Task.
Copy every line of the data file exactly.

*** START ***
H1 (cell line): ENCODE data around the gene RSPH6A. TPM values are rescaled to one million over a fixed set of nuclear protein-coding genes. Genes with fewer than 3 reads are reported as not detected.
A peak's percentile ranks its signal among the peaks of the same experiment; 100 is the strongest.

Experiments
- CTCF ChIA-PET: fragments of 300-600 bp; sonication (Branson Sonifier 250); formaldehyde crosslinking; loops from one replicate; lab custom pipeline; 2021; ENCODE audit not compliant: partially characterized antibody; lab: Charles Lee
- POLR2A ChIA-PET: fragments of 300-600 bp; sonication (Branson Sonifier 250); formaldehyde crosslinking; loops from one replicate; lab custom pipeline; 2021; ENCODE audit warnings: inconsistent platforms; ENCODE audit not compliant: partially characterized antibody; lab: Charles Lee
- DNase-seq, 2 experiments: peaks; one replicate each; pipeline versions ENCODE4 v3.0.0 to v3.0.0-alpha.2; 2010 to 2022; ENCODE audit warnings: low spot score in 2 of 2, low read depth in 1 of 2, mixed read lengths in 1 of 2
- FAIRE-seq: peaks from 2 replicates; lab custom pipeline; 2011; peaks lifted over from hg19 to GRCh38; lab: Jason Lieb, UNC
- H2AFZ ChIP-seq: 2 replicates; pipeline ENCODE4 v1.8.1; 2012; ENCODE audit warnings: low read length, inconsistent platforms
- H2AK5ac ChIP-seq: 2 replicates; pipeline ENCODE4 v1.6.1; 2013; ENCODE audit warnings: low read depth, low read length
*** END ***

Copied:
H1 (cell line): ENCODE data around the gene RSPH6A. TPM values are rescaled to one million over a fixed set of nuclear protein-coding genes. Genes with fewer than 3 reads are reported as not detected.
A peak's percentile ranks its signal among the peaks of the same experiment; 100 is the strongest.

Experiments
- CTCF ChIA-PET: fragments of 300-600 bp; sonication (Branson Sonifier 250); formaldehyde crosslinking; loops from one replicate; lab custom pipeline; 2021; ENCODE audit not compliant: partially characterized antibody; lab: Charles Lee
- POLR2A ChIA-PET: fragments of 300-600 bp; sonication (Branson Sonifier 250); formaldehyde crosslinking; loops from one replicate; lab custom pipeline; 2021; ENCODE audit warnings: inconsistent platforms; ENCODE audit not compliant: partially characterized antibody; lab: Charles Lee
- DNase-seq, 2 experiments: peaks; one replicate each; pipeline versions ENCODE4 v3.0.0 to v3.0.0-alpha.2; 2010 to 2022; ENCODE audit warnings: low spot score in 2 of 2, low read depth in 1 of 2, mixed read lengths in 1 of 2
- FAIRE-seq: peaks from 2 replicates; lab custom pipeline; 2011; peaks lifted over from hg19 to GRCh38; lab: Jason Lieb, UNC
- H2AFZ ChIP-seq: 2 replicates; pipeline ENCODE4 v1.8.1; 2012; ENCODE audit warnings: low read length, inconsistent platforms
- H2AK5ac ChIP-seq: 2 replicates; pipeline ENCODE4 v1.6.1; 2013; ENCODE audit warnings: low read depth, low read length